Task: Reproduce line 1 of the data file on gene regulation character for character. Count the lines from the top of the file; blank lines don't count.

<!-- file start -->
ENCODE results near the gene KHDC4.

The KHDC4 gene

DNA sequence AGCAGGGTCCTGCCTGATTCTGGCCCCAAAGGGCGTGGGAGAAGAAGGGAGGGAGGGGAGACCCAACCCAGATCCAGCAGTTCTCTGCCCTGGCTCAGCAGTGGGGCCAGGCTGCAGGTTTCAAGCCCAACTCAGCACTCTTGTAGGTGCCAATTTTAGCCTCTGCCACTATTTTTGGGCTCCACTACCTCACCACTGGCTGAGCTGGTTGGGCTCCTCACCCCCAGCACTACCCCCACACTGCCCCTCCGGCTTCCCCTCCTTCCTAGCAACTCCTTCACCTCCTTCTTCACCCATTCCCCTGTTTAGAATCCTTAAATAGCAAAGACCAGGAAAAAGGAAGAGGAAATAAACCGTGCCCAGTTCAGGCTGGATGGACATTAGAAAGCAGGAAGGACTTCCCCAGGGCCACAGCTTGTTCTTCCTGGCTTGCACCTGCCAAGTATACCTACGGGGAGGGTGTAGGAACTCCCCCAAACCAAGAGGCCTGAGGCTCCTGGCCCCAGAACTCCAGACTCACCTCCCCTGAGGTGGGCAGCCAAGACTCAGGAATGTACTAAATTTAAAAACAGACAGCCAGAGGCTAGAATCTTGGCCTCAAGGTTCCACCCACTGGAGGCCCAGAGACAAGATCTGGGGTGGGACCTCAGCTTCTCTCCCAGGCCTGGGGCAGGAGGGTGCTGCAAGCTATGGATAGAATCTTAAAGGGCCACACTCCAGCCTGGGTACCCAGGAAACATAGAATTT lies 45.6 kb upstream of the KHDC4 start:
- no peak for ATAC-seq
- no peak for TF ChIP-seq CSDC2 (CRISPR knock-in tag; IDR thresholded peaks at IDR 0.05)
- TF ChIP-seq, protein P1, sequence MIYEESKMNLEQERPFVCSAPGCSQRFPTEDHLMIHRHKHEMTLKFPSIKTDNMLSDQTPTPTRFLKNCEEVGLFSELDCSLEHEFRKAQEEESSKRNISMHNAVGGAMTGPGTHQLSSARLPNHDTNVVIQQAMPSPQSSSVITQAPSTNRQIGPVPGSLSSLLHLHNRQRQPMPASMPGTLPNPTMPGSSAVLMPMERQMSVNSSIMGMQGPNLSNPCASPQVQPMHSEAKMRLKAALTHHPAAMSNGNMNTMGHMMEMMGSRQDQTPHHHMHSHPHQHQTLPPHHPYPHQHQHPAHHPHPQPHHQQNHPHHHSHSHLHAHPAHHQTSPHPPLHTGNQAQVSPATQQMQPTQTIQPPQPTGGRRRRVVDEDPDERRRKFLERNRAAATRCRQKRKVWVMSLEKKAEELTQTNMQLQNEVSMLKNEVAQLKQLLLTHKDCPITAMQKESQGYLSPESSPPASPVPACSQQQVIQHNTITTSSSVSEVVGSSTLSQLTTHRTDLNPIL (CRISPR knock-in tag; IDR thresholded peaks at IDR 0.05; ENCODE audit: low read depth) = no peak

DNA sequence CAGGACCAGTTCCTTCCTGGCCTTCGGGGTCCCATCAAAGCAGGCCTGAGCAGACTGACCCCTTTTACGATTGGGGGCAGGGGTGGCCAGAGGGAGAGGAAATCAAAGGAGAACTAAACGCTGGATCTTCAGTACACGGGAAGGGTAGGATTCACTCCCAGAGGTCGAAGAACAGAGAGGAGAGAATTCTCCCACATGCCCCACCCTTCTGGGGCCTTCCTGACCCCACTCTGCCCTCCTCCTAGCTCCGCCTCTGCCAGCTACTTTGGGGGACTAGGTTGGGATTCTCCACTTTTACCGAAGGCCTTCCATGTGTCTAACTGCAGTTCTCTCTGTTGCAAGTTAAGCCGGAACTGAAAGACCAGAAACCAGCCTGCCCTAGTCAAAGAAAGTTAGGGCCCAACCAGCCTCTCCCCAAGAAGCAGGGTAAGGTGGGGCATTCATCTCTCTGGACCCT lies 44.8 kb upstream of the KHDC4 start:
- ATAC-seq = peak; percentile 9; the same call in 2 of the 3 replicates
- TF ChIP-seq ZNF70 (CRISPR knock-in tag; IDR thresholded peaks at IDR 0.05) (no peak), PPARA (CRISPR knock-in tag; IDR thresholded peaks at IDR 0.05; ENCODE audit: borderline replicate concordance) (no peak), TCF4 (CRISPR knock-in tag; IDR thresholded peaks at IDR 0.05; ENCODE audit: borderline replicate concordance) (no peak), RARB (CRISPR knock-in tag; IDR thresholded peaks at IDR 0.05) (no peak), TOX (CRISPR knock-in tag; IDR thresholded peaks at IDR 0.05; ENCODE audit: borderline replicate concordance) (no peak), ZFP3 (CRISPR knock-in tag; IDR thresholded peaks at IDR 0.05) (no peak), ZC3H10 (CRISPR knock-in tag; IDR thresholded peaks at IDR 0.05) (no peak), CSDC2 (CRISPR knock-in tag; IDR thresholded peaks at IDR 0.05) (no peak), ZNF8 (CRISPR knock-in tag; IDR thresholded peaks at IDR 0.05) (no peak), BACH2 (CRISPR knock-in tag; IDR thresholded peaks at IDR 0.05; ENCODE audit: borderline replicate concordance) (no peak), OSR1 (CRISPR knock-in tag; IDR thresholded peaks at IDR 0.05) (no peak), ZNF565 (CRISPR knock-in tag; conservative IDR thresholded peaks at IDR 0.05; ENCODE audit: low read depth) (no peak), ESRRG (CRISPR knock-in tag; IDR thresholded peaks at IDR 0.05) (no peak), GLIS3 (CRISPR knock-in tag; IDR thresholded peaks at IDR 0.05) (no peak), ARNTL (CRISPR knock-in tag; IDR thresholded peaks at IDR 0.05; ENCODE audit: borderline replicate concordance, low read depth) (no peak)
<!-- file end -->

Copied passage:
ENCODE results near the gene KHDC4.